Something that’s been on my mind a great deal lately is how to integrate more direct experience into everything we do, from marketing to advertising to life itself. One of the most critical things to understand in business is the difference between exoteric and esoteric, or obvious and hidden.
Exoteric is exactly what it is – surface details, things you can glean from stored knowledge alone. You can read, for example, about faraway places or follow Twitter streams from conferences and events and get a fairly hefty amount of data just from those sources. For example, if you followed a conference like the Inbound Marketing Summit on Twitter, you got a whole bunch of bite-sized ideas, some of which may have been immediately usable. There’s a lot of value in the exoteric, and it’s one of the things that makes social media shine, as a distilled representation of a reality in another place that you can’t be.
Esoteric is another thing altogether. I like to call esoteric direct experience, because it’s only things that can be transmitted or learned through direct experience. I talked about this with lychee nuts, but here’s an even cruder, more obvious example. No matter how much you read about it, no matter how many videos you see on the Internet about it, no matter how many people you talk to about it, there is no substitute for actual sex, is there? That’s an experience that can only be direct. In fact, it’s so powerful a direct experience that it’s illegal to market the experience at all in many places!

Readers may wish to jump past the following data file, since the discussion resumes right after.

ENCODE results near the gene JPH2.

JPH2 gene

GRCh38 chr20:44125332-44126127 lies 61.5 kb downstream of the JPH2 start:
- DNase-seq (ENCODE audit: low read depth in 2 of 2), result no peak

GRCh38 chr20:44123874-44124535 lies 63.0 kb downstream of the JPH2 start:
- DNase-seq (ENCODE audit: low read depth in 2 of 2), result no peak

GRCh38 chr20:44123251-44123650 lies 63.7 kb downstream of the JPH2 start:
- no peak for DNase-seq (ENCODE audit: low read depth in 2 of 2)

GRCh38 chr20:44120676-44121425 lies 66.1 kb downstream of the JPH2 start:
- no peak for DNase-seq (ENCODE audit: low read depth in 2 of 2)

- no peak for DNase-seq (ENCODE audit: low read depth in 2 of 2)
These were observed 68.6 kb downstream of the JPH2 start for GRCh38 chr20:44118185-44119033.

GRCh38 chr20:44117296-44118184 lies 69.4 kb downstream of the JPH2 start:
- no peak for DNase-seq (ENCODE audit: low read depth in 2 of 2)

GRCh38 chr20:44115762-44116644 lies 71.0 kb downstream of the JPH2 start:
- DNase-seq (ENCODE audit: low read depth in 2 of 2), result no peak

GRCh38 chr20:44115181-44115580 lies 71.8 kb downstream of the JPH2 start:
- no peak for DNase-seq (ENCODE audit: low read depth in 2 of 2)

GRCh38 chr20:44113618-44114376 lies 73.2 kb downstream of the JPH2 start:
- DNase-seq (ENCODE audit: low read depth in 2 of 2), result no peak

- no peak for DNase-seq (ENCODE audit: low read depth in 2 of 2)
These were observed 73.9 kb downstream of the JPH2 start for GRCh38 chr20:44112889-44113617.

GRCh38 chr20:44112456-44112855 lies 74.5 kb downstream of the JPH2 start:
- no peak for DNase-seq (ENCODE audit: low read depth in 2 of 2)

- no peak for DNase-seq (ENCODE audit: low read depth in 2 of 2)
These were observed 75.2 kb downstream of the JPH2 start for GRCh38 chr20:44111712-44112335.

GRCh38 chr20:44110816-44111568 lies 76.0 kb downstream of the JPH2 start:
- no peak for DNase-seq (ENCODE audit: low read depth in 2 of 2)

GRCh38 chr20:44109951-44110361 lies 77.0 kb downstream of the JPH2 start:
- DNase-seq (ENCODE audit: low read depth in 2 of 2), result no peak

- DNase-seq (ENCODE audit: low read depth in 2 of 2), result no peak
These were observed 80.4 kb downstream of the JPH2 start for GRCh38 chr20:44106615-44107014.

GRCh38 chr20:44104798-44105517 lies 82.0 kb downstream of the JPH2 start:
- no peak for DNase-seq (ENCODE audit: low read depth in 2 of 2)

Where we can run dangerously off path is believing that new technologies can replicate direct experience. A lot of folks seriously believe Twitter is a replacement for real interaction (they tend to be folks who prepend tw- to every other word, like twebinar, tweetup, twestival, tweep, twevent, tweeple, etc., what I rather tactlessly label twasturbation) and as a result, despite being more “social”, they’re lonelier and more isolated than ever. A lot of folks in business and marketing believe that being social will cure their business of its ills. Social media is not a panacea for a failed business model. Never has been, never will be, except for the snake oil folks who make a quick buck off you (learn how to make $300 a day on Twitter!) before moving on to the next trending topic.
If you want to get the most juice out of your marketing squeeze, look at direct experience. What direct experiences are your customers having with you and your products or services? What direct experiences can you give your customers that no other competitor is giving them right now? For example, one of the events I volunteer at every year is College Goal Sunday, when students get together to complete the FAFSA form. This isn’t charity for me – this is an important event that helps me to better understand and witness what my audience experiences when trying to fill out this form. No amount of surveying can replace actually watching someone try their best to fill out government paperwork, and that then helps me to make my products and services better.
Do you own your products or services? Do you use them personally? Have you bought them in the store and tried to set them up in the same way your customers would? Have you used them for any amount of time and thought, gosh, this product really needs this or that feature? That’s the direct experience you’re looking for. When you share direct experiences with your customers, you understand implicitly what they’ve experienced with your products and services and can truly help them.
There is no substitute for direct experience. Don’t get caught in that trap, especially in social media. A simple way to check if you’re too far down the rabbit hole? If your spell checker is flagging every other word in your communications as unknown, you might not be getting enough direct experience and might have too much social media Kool Aid in your diet.
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